Volume II

  • The Bridge of San Luis Rey (complete novel) – Thornton Wilder, 1928. A suspension bridge in the Peruvian Andes gives way, sending a group of travellers to their demise. Who were they, and what chances of fate led them to their rendezvous with death at San Luis Rey? Excellent story.
  • Basquerie – Eleanor Mercein Kelly, 1927.   A lovely, not-so-young American girl in Europe must decide between love and (possibly?) a more financially wise match. This author is worth further investigation.
  • JudithA.E. Coppard, 1927. Aristocratic Judith meets  and dallies with a handsome young schoolmaster, to his eventual tragic downfall.
  • A Mother in Mannville – Marjorie Kinnan Rawlings, 1936. Touchingly poignant short story about an orphan boy and his integrity and pride.
  • Kerfol Edith Wharton, 1916. The tragic tale of a jealous French nobleman and his faithless wife. Supernatural elements – something of a ghost story.
  • The Last LeafO. Henry, 1905. Platonic love among a group of artists. Touching nd memorable.
  • The Bloodhound Arthur Train, 1923. Shrewd New York lawyer Mr. Tutt defends a client. Badly dated, one of the less memorable stories in this collection.
  • What the Old Man Does is Always RightHans Christian Andersen, 1861. Clever Danish peasants get the better of a condescending Englishman.
  • The Sea of Grass (complete novel) – Conrad Richter, 1936. Feuding between cattlemen and incoming small farmers in New Mexico at the turn of the century. Told from the point of view of the nephew of one of the most outspoken cattlemen, and with a crucial role played by Lutie Cameron, newly arrived from St. Louis to marry into the cattle-baron hierarchy.
  • The Sire de Malétroit’s Door Robert Louis Stevenson, 1877. In cavalier France of 1429, a case of mistaken identity and the equivalent of a shotgun wedding. Vintage Stevenson.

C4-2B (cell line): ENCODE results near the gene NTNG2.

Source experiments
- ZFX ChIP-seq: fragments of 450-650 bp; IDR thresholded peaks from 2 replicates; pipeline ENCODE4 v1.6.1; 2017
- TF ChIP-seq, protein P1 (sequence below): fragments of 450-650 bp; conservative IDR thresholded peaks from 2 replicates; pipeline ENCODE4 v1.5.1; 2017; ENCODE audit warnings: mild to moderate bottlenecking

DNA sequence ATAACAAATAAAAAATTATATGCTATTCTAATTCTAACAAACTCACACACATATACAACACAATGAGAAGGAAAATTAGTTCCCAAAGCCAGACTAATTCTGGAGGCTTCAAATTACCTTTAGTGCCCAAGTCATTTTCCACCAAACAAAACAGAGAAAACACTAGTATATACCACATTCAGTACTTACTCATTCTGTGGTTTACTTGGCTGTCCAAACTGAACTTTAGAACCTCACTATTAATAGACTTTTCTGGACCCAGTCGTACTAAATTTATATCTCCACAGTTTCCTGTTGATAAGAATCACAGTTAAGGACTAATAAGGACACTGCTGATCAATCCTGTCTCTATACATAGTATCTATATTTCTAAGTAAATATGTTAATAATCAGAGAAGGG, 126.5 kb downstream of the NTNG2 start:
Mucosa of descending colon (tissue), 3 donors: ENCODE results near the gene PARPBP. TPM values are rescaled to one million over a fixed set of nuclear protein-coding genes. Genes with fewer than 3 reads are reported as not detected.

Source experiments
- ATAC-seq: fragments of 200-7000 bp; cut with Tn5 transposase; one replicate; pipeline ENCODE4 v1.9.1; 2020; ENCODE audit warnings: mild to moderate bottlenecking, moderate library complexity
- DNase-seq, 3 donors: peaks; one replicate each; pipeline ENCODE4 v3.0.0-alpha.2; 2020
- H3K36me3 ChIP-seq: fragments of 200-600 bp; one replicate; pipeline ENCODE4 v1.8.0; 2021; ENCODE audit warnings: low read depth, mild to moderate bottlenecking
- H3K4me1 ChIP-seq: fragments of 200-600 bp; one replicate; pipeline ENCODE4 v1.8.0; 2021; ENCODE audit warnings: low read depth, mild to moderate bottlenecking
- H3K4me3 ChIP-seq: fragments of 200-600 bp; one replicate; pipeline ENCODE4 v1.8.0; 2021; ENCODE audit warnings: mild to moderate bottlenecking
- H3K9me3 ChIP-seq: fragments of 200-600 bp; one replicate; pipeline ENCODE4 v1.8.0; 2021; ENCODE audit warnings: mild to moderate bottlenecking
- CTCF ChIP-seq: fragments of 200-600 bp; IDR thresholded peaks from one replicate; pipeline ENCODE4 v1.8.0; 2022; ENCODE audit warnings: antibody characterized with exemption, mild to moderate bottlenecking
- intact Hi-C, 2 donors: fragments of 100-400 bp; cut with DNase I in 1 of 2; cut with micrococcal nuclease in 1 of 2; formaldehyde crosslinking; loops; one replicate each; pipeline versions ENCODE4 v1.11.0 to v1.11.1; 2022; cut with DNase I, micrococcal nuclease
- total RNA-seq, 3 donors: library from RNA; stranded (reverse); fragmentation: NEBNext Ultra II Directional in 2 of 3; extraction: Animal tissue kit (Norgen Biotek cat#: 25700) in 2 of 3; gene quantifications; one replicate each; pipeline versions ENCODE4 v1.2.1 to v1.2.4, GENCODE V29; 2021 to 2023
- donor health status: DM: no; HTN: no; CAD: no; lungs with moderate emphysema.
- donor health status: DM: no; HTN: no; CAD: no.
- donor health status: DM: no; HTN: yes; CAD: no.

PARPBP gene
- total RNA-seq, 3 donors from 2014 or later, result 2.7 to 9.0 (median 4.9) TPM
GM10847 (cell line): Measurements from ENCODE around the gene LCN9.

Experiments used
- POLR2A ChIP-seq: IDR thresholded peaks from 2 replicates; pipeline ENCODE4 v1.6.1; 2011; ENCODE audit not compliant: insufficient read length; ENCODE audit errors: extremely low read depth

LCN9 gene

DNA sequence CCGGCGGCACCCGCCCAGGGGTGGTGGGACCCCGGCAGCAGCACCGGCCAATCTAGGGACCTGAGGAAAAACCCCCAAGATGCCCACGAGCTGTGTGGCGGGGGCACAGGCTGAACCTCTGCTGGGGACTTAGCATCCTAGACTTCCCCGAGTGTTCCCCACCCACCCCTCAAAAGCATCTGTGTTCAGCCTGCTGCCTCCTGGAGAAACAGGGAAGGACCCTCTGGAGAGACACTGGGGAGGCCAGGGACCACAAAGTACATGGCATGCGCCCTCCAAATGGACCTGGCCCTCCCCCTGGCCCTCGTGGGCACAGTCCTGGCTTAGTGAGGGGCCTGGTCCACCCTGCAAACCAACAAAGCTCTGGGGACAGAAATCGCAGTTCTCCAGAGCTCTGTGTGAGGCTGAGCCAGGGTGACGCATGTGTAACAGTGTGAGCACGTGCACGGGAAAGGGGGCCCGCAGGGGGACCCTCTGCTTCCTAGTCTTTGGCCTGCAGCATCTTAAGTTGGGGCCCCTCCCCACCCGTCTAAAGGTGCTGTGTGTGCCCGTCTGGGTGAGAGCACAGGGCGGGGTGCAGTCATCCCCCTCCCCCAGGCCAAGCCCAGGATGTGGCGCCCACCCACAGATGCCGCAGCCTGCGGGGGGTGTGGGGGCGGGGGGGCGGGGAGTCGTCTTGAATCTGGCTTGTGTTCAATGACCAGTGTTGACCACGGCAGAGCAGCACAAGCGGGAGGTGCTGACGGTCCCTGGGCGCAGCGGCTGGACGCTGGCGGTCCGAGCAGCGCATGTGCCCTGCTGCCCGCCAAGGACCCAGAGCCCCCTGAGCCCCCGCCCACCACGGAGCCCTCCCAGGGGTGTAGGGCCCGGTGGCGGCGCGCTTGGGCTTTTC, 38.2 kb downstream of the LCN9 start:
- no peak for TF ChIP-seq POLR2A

• The NecklaceGuy de Maupassant, 1884. Vanity and social ambition lead to a young French couple’s downfall. An ironic small masterpiece of a story.
  • By the Waters of BabylonStephen Vincent Benet, 1937. Post-apocalyptic America seen through the eyes of a young man on a quest. A “rebirth of civilization” theme; definitely a precursor to the many similar stories which are hitting high popularity today.
  • A.V. Laider – Max Beerbohm, 1920. A palm-reader forsees the death of four friends, but chooses not to warn them. Or at least that’s his story… Nicely done! 
  • The Pillar of FirePercival Wilde, 1925. A clever method of cheating at cards is discovered and nipped in the bud. A bit rambling.
  • The Strange Will (excerpt from The Man With the Broken Ear) – Edmond About, 1862. The rather macabre tale of bringing a mummified murdered man back to life.
  • The Hand at the Window (excerpt from Wuthering Heights)- Emily Brontë, 1847. A short, decidedly gothic episode from the novel.
  • “National Velvet” (complete novel) – Enid Bagnold, 1935. 14-year-old Velvet Brown wins a horse in a raffle and decides to race him in the Grand National steeplechase. Beautifully written portrait of family life; the horses play second string to the human relationships. Excellent.

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Mooltiki and Other Stories and Poems of India by Rumer Godden ~ 1957.    This edition: Macmillan & Co., 1957. Hardcover. 136 pages.

My rating: 7/10. Rather uneven collection of fair to excellent stories and mostly merely fair poems.

A slender volume of poems and short stories set in India.


  • Bengal River a poem
Nothing can mollify the sky,
the river knows
only its weight and solitude, and heat, sun-tempered cold,
and emptiness and birds; a boat; trees; fine white sand,
and deltas of cool mud; porpoises; crocodiles;
and rafts of floating hyacinth; pools and water-whirls
and, nurtured in blue mussel shells, the sunset river pearls.
                                                                                                            … … …
  • Possession